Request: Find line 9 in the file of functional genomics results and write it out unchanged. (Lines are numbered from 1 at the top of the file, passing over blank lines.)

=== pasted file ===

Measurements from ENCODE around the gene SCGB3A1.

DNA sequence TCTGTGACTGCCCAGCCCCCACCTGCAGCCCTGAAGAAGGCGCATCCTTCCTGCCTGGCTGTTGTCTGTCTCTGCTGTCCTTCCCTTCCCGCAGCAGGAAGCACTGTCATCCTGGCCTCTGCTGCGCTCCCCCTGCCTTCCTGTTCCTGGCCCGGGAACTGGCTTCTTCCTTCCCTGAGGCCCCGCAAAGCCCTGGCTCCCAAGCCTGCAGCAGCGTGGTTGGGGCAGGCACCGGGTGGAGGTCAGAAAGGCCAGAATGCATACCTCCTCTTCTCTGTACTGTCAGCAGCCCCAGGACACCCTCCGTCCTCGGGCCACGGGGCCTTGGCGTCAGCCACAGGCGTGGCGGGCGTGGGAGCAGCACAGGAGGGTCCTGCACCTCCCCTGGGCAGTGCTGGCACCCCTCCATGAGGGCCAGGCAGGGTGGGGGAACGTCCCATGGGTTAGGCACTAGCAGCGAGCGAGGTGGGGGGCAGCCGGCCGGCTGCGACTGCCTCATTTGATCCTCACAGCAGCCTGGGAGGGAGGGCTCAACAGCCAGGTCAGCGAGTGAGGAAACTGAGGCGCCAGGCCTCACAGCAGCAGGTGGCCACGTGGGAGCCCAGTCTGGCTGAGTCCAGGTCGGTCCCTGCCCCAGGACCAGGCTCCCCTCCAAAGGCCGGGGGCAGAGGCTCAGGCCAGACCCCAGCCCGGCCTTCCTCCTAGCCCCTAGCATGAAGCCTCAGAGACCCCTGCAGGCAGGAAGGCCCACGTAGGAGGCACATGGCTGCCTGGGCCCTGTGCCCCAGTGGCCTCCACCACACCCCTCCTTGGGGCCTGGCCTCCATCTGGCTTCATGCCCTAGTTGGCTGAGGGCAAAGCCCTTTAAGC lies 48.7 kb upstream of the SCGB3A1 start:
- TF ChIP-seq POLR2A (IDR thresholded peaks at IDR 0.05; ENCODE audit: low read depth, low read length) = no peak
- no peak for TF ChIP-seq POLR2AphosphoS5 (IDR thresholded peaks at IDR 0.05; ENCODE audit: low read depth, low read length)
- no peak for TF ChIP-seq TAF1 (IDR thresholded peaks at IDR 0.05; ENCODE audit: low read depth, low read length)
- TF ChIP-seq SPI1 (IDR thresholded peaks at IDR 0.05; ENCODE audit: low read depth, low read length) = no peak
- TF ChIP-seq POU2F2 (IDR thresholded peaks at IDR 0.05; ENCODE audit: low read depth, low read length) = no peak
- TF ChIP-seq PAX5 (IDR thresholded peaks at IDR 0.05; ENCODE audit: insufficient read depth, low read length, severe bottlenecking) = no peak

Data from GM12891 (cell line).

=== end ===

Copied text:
Data from GM12891 (cell line).